IN 15 SEASONS AS THE DENVER NUGGETS’ PA ANNOUNCER AND 12 AS THE TEAM’S CHAPLAIN, KYLE SPELLER IS USING HIS GIFTS AND TALENTS TO HYPE THE PLAYERS ON THE COURT, AND HELP THEM OFF THE COURT IN THEIR WALKS WITH THE LORD.
Kyle Speller was standing in the busy Pepsi Center hallway that leads to the locker rooms when he noticed something was up. Dozens of screens line the walls, displaying motion-graphic images of the Denver Nuggets — All-Star Nikola Jokic, veteran Paul Millsap, star rookie Michael Porter Jr. — but Speller saw a few players huddled around a smaller screen. He was lingering in the hall because arena workers moved the chapel room, so as the Nuggets’ team chaplain, he was trying to make sure guys knew where to go — players from both the Nuggets and visiting Houston Rockets, as chapel services in the NBA are open to both teams.
Jerami Grant, Torrey Craig and Mason Plumlee stood down the hallway on this Sunday afternoon looking intently at someone’s phone, apparently receiving some unsettling news. After a few moments, they made their way to chapel. “Is everything OK?” Speller asked as the players entered the room. They sat down and shared what they’d just learned.
Kobe Bryant was dead.
Whatever message Speller had prepared for chapel was scrapped.
“In that moment, I didn’t know what to do, didn’t know what to say,” Speller remembered. “The only thing that I know to do in moments like that is to pray. So we just prayed. Just spoke whatever the Lord was laying on my heart.”
After he closed and the players returned to their locker rooms, Speller walked back down the hallway and out to the court. Stunned, he thought of games he’d seen on that very court, not too long ago, in which Bryant tormented the Nuggets with his other-worldly skill. Speller had one of the best seats in the house for those contests, because he’s also the Nuggets’ public address announcer.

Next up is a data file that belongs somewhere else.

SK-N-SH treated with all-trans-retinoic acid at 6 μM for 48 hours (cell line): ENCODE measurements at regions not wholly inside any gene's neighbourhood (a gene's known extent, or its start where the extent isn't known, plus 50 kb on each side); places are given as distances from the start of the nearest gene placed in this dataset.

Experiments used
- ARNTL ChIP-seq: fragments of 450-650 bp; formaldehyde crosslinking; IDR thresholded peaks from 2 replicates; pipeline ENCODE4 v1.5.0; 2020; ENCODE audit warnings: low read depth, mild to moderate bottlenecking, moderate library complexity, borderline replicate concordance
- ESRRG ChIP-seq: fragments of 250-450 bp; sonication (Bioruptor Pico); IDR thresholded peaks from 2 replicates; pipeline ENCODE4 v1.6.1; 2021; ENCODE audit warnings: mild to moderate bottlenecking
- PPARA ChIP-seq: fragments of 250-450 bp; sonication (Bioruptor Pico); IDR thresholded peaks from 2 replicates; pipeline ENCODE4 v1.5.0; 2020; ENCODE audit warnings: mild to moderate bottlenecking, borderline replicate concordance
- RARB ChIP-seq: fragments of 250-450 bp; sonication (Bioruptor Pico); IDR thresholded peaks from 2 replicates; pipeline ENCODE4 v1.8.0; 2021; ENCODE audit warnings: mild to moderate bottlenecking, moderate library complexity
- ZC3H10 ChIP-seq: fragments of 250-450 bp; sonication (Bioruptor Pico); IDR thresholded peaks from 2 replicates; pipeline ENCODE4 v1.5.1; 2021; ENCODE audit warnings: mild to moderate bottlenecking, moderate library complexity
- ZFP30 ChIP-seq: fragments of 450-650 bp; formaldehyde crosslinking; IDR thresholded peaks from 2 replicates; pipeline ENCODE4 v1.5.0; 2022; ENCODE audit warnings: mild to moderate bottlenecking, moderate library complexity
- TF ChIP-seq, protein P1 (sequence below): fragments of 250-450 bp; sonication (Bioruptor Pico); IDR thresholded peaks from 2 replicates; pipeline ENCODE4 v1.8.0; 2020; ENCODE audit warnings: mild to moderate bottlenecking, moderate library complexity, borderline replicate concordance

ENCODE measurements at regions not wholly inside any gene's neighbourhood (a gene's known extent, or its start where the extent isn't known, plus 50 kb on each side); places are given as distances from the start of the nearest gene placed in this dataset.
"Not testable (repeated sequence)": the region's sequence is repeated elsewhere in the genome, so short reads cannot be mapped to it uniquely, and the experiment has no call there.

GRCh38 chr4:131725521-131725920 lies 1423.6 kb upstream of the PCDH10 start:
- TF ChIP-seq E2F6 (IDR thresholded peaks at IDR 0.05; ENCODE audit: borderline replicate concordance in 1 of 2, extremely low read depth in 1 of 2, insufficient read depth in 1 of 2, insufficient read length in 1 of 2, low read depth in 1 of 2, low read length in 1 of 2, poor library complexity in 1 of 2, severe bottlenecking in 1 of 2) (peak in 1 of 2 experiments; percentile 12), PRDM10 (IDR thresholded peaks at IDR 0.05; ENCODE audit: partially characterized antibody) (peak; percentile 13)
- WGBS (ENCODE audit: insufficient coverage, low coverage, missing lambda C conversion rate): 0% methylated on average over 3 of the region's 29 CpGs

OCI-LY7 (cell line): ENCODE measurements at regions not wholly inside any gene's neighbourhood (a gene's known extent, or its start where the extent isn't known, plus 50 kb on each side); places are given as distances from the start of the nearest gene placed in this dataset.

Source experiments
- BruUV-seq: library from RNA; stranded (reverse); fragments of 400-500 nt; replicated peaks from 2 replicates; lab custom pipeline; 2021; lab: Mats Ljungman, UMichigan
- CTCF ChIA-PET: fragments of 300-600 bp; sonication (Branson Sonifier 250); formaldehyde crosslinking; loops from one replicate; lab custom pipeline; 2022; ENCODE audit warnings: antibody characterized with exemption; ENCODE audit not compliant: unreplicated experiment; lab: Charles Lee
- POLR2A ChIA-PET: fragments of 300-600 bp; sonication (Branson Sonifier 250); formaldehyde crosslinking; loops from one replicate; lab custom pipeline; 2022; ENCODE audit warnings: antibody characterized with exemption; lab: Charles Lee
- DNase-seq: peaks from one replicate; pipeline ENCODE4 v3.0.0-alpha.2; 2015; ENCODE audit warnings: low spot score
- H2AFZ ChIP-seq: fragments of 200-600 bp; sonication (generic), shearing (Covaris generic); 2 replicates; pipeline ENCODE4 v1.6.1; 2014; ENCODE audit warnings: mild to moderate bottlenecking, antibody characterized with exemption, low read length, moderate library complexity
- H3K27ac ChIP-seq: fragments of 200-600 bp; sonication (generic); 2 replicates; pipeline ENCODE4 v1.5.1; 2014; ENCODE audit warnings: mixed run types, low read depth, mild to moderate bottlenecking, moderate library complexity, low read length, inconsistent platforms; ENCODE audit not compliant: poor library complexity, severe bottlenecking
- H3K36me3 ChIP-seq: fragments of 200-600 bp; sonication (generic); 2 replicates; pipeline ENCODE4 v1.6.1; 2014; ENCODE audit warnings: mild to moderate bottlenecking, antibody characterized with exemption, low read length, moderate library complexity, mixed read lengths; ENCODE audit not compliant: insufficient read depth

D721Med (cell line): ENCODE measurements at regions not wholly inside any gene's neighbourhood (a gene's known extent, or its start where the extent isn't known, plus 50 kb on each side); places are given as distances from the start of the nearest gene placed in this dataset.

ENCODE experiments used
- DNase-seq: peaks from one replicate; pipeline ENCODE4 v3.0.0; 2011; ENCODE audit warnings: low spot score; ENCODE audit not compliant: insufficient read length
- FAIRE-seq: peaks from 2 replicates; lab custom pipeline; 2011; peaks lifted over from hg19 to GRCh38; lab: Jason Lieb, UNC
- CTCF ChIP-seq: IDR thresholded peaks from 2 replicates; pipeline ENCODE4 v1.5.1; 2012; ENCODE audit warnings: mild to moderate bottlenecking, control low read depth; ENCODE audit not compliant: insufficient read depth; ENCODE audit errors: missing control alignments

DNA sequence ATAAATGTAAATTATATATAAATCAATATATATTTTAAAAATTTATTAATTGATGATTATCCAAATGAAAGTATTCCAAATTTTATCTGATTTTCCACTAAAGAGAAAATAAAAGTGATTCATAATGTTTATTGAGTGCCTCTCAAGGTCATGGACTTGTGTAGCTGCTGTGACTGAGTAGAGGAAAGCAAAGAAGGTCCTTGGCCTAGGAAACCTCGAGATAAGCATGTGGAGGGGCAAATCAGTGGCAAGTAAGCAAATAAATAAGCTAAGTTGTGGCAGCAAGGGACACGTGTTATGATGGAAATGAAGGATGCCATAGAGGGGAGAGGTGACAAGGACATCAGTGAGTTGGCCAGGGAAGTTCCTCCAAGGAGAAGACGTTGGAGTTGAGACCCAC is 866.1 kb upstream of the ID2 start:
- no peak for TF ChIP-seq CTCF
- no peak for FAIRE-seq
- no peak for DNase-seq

So he sat down in his courtside seat, roughly three paces toward the Denver bench from midcourt, and put on his headset. He learned from his in-game entertainment directors that a plan was being put together to honor Bryant in some manner.
“I got the script that I read about eight minutes before I was supposed to read it,” he said, explaining that nearly everything he says over the PA system has to be approved. He usually has more time to review scripts.
But a plan came to fruition and Speller led the arena in a powerful moment. “Ladies and gentlemen, basketball fans,” Speller announced, “a tragedy has befallen the world of basketball.” He mentioned the crash, then proceeded to list Bryant’s more notable basketball accomplishments. “Please join us in a moment of silence for Kobe Bryant,” Speller continued. “Rest in peace, Mamba.”
Because this early Nuggets-Rockets game was the first on the NBA slate for Jan. 26, video of the tribute was picked up and shown by networks all over the country. Speller felt honored to be a small part in honoring Bryant’s life.
Never before had Speller’s dual role of announcer/chaplain been put on such display. Never again does Speller hope to endure such a heavy night.
“It was a reminder that tomorrow is not promised to anyone,” Speller says. “You gotta know where you’re going to spend eternity.”
“It’s a privilege to have both roles and I don’t take it for granted. I appreciate it, I’m grateful. As the announcer, I’m one of 30 people in the world. I’m like, ‘God just blessed me.’ When it’s like that, I just want to serve.” — Kyle Speller
Most of Speller’s nights at the Pepsi Center are like the one Sports Spectrum spent with him a week and a half before. Fist bumps and hugs everywhere he goes — to players, coaches, fans, ushers, anyone he’s seen more than once or twice in the arena. And that makes for a lot of people, this being his 15th season as Denver’s PA announcer.